Otis Ashford | Jackson Free Press | Jackson, MS

Otis Ashford

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Otis Ashford alleges that Moss Point police officers assaulted him merely for talking.

Otis Ashford is suing the City of Moss Point and three Moss Point police officers for civil-rights violations related to an April 2008 arrest. Ashford, a Moss Point resident, was visiting the house of his sister, Dell Jones, also of Moss Point, on April 18, 2008, when he heard noises coming from his brother's house next door. According to his lawsuit, Ashford went to his sister's porch to investigate the noise and saw two men struggling in the dark in front of his brother's house. Believing his brother to be involved and in danger, Ashford demanded that his brother be let go.

One of the men, later identified as Officer Johnny Vaughn, told Ashford to go back into his sister's house and that he would be back to get him. After escorting the other man to his patrol car, Vaughn entered Jones' home without a warrant, pulled Ashford onto the porch, threw him onto the floor and began beating him, Ashford's lawsuit alleges.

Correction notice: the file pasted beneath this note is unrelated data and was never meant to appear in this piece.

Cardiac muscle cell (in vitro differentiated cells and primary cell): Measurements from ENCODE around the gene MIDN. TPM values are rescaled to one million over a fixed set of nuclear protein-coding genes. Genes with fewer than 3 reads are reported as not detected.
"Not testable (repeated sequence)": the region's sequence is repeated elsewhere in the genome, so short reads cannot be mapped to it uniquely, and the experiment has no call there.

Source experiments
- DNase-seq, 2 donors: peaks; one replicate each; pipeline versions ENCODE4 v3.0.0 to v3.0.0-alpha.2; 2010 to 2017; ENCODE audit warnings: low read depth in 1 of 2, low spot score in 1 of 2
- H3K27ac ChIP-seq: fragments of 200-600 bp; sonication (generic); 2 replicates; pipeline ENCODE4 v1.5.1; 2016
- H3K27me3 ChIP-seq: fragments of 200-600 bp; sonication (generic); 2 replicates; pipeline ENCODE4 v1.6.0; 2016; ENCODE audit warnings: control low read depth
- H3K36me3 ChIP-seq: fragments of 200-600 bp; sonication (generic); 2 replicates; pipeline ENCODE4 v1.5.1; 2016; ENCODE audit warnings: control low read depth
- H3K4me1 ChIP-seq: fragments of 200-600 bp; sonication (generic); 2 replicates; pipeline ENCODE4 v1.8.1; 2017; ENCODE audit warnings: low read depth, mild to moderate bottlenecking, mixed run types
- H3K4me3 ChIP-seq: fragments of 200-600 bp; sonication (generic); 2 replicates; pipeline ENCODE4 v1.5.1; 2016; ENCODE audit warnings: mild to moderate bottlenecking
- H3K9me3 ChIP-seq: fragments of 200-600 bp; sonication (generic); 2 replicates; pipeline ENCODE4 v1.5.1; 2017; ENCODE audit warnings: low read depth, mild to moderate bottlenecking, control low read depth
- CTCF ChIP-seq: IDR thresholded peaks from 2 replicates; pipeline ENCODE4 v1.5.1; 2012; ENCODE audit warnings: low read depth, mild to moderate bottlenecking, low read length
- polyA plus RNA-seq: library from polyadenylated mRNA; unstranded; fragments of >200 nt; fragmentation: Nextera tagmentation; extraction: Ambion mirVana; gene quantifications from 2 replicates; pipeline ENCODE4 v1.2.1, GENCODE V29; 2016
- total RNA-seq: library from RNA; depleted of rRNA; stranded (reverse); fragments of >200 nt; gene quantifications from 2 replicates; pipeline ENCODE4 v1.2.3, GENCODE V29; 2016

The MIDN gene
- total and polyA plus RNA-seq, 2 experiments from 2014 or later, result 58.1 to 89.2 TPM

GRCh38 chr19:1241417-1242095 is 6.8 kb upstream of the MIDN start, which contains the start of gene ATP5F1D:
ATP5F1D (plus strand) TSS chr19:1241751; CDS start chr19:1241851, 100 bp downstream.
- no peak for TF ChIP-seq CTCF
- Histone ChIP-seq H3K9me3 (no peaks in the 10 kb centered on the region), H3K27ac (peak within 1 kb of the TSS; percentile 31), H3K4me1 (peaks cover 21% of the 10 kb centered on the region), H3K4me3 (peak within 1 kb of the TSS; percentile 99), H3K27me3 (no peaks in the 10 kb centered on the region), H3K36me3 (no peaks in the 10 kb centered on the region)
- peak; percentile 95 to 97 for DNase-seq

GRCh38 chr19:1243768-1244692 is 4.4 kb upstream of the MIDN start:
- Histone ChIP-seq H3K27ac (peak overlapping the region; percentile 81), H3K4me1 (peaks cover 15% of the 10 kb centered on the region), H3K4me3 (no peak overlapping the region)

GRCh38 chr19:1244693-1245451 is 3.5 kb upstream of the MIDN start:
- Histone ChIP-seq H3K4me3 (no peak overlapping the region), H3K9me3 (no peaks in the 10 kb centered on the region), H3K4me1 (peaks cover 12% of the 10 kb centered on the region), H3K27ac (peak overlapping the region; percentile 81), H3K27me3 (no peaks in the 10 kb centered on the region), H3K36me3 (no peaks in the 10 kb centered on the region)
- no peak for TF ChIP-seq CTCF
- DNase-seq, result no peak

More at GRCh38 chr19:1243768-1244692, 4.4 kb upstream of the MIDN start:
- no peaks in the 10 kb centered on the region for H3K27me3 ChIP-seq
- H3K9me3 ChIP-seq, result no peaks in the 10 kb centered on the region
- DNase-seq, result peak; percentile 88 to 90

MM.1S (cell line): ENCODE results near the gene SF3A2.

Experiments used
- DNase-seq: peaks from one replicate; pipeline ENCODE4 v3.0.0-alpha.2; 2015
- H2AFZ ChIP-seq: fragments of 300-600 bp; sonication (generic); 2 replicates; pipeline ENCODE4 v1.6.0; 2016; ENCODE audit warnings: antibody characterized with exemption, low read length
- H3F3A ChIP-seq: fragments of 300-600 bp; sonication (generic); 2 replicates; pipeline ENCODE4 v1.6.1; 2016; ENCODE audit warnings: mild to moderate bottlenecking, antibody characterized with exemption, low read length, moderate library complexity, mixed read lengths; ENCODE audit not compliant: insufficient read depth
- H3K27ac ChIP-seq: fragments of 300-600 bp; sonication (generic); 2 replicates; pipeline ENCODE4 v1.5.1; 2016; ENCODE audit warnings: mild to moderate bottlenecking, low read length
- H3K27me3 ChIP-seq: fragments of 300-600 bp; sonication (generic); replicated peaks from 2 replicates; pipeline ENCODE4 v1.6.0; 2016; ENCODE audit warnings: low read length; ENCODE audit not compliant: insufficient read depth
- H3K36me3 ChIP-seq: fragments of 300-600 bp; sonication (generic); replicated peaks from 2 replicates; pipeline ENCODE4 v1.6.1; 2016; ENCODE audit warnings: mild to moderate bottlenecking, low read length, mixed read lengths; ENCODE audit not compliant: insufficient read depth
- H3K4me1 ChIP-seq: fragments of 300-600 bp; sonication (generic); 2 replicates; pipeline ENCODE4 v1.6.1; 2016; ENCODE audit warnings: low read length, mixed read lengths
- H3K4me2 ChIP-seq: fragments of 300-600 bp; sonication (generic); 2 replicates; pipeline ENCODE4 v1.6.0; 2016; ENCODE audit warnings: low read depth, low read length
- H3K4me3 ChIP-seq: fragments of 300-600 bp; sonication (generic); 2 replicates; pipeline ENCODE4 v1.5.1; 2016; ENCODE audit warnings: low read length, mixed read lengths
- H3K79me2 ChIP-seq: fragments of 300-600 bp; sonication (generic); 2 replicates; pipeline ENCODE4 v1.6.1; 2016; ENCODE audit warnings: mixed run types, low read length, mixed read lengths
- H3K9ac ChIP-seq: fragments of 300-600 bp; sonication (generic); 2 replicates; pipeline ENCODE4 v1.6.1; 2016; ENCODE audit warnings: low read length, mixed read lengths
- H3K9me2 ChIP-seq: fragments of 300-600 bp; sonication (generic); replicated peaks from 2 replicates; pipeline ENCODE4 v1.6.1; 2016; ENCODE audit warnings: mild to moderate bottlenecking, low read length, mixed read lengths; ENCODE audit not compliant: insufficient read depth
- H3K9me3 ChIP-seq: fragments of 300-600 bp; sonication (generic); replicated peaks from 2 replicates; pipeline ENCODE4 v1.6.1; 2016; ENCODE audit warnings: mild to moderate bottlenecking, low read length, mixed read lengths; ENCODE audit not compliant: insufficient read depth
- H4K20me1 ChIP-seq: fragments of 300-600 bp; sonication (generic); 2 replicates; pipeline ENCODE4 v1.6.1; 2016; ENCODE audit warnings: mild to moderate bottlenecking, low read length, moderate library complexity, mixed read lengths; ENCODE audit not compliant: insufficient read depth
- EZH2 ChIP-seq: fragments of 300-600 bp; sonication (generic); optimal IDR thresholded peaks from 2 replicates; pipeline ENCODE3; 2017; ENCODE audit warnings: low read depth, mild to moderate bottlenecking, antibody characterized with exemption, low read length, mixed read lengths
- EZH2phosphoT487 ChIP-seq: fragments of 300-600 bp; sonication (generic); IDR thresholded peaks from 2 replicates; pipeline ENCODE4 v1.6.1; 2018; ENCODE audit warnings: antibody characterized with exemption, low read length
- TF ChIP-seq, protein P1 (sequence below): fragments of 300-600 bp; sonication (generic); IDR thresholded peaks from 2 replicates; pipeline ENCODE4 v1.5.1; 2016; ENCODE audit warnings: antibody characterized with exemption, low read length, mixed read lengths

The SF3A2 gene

A second officer, Michael Upchurch, allegedly sprayed Ashford with pepper spray while he was on the ground, and later, a third officer, Brandon Ashley, used a Taser on him, causing Ashford to lose consciousness, according to the suit.

Police charged Ashford with disorderly conduct and resisting arrest, but the charges were later dismissed. Vaughn is no longer a Moss Point police officer, but Mayor Aneice Liddell told the Associated Press that he was not fired for the incident.

The American Civil Liberties Union of Mississippi filed the lawsuit on behalf of Ashford and Jones in U.S. District Court Monday. The complaint asks for compensatory and punitive damages.

"The right of citizens to question police officers is protected by the First Amendment of the U.S. Constitution," Kristy Bennett, the ACLU of Mississippi's legal director, said in a statement. "Police may not like it when citizens question their actions; however, they should be trained to know that citizens do have that right and may not be lawfully arrested for exercising that right."

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